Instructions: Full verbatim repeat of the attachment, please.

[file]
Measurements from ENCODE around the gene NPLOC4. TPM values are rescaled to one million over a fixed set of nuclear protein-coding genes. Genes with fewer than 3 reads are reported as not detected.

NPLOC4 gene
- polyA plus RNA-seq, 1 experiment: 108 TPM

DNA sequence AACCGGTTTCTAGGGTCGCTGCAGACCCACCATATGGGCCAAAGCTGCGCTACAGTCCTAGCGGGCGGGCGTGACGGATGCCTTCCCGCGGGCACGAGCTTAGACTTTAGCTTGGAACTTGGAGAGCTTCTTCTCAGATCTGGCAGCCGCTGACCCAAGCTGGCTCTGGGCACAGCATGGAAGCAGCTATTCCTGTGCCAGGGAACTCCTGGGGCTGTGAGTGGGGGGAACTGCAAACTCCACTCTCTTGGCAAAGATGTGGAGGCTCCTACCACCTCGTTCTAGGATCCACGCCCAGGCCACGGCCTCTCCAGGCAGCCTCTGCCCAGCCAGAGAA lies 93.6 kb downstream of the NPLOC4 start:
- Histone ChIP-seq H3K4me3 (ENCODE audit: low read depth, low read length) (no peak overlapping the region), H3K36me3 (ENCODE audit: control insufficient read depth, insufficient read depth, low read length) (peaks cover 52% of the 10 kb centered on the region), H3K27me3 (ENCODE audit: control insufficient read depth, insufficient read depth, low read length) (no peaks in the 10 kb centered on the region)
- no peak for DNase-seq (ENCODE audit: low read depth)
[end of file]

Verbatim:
Measurements from ENCODE around the gene NPLOC4. TPM values are rescaled to one million over a fixed set of nuclear protein-coding genes. Genes with fewer than 3 reads are reported as not detected.

NPLOC4 gene
- polyA plus RNA-seq, 1 experiment: 108 TPM

DNA sequence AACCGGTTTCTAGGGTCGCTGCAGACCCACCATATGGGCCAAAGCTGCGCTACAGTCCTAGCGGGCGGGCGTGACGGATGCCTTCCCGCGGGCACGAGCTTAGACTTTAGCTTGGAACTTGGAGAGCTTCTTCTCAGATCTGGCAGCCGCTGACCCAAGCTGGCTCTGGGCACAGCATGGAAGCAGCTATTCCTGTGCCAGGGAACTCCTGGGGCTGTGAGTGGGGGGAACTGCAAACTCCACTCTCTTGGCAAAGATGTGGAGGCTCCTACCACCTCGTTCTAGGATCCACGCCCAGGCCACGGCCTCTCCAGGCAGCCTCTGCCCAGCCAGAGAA lies 93.6 kb downstream of the NPLOC4 start:
- Histone ChIP-seq H3K4me3 (ENCODE audit: low read depth, low read length) (no peak overlapping the region), H3K36me3 (ENCODE audit: control insufficient read depth, insufficient read depth, low read length) (peaks cover 52% of the 10 kb centered on the region), H3K27me3 (ENCODE audit: control insufficient read depth, insufficient read depth, low read length) (no peaks in the 10 kb centered on the region)
- no peak for DNase-seq (ENCODE audit: low read depth)